The transfer ends one of the most curious, frustrating periods in Manchester City Football Club's history.
While Super Mario's extrovert escapades lived up to his name off the pitch, his performances for Roberto Mancini's side often failed to meet his superhero billing.
Some fans will miss him, others not so much.
Here are five reasons his departure will make City a better team.
Mario Balotelli may end up proving a resounding success at new club AC Milan, but that doesn't mean his time in Manchester wasn't doomed to failure.
If he does succeed in Italy, it will only highlight how underwhelming his performances were for City, and how little effort he put into so many of his performances.
To paraphrase a quote from The Departed, truly great footballers aren't a product of their environment. their environment is a product of them.
Without Balotelli, who struck only once in 14 Premier League appearances this season, the more productive Edin Dzeko (11 in 22 League appearances) should get added playing time.
The transfer should also free up space for Mancini to bring in another player in the next transfer window should he feel the need to.
To describe Mario Balotelli's behaviour at City as unprofessional would be a bit of an understatement.
We may have laughed at the Italian's antics at the time, but for his teammates, I'm sure they only served as a distraction from footballing matters.
Rather than focusing on the weekend's game, players would have spent the midweek training sessions asking "what's Mario been up to this time?"
Off the pitch, the striker's departure should see a great deal of discipline and purpose return to the squad who should no longer have to worry about one of their own teammates getting into fisticuffs with manager Roberto Mancini.
One thing the Blues certainly won't miss from Super Mario is his consistent lack of discipline during games.
While playing for Roberto Mancini's side, the Italian picked up 22 yellow cards and four red cards in only two-and-a-half seasons.
His petty squabbling with Alexsandar Kolarov over who should take a free-kick in a 3-3 draw with Sunderland cast the club in a terrible light.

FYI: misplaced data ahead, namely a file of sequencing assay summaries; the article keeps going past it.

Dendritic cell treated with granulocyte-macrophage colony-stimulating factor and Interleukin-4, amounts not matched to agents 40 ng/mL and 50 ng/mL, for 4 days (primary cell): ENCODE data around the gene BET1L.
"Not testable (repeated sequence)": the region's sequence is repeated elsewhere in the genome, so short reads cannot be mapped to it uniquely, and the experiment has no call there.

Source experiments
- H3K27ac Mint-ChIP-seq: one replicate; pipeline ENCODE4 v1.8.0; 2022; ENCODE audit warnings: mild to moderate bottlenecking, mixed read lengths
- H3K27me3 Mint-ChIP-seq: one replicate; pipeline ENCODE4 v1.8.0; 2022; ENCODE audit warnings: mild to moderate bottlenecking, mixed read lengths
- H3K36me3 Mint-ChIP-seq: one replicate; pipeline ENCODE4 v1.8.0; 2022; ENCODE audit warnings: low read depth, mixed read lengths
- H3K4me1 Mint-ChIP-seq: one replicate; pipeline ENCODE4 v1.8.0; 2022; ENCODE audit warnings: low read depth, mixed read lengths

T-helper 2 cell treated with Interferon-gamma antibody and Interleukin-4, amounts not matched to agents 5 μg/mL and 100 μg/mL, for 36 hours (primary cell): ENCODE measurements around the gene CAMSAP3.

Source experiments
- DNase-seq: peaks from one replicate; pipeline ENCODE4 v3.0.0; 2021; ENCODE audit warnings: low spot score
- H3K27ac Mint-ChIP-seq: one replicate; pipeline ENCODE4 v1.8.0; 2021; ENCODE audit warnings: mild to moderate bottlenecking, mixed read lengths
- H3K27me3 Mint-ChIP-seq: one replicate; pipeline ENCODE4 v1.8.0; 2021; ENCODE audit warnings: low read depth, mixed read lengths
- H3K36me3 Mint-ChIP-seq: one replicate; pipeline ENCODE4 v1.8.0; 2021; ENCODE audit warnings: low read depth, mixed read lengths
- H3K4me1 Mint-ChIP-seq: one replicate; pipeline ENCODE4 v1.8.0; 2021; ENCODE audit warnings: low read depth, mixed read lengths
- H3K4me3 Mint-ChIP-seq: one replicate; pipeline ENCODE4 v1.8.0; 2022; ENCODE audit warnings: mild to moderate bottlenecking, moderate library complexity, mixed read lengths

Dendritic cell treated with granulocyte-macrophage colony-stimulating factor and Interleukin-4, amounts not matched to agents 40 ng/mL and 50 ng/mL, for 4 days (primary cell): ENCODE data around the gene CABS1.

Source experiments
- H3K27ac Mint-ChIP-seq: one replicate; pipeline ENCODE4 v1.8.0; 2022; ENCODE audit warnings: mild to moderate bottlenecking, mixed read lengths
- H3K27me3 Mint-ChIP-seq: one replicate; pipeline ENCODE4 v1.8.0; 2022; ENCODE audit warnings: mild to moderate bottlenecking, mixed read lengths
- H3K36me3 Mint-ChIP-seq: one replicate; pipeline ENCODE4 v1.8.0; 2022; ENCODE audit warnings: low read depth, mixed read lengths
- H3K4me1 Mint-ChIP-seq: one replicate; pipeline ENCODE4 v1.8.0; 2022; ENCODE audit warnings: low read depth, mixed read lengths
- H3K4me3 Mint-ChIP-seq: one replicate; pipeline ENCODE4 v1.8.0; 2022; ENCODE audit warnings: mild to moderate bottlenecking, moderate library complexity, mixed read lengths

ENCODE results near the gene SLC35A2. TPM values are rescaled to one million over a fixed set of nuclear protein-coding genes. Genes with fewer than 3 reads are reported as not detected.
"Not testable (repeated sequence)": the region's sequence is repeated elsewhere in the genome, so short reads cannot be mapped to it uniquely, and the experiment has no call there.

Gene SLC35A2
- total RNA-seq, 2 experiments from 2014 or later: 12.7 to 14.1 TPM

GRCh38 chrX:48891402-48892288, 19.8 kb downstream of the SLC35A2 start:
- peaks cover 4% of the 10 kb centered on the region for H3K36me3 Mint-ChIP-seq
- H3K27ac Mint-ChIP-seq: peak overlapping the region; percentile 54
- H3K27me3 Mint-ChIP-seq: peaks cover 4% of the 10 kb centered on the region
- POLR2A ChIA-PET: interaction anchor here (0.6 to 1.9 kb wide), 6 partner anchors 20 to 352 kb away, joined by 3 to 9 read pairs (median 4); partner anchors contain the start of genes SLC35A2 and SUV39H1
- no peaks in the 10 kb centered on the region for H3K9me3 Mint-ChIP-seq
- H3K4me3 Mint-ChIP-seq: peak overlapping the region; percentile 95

Balotelli was even fined two weeks' wages by City in December last year for his repeatedly poor discipline.
You can breathe easy now, Roberto Mancini, he's finally gone.
The Italian boss has been driven half-insane by Mario Balotelli over the past couple of years, the latter's behaviour uncontrollable even for the experienced Mancini.
Not for the first time, tensions came to a boil in a training session last month, as a dispute turned physical over a particularly nasty tackle Balotelli had supposedly committed on Scott Sinclair (via Daily Mail).
When he wasn't satisfied with his player's performance or effort, Mancini could be seen engaging in dramatic histrionics on the sideline, expressing his pure frustration with the striker in a typically Italian manner.
But with the two now parted, the manager can start worrying about catching Manchester United in the league, rather than how to deal with one of his slightly disturbed players—one he simply couldn't trust.
Don't get me wrong, a good sense of humour is always welcome in football. We need to be able to step back from time to time to appreciate that it is just a game.
But Balotelli's antics took this concept over and beyond the line to the point where the image and perception of Manchester City Football Club was in severe danger of ruin.
Carlos Tevez's past flaws can also be highlighted in the same way. More of a united, dedicated front needs to be presented to fans and the media alike, egos be damned.
With Mario gone and Tevez back on the straight and narrow, Mancini's side can refocus and re-energise in their attempts to defend their Premier League title.
2013 could be a make-or-break year for the Blues.
How do you think Balotelli's exit will affect the club? Was his time at City always doomed to failure?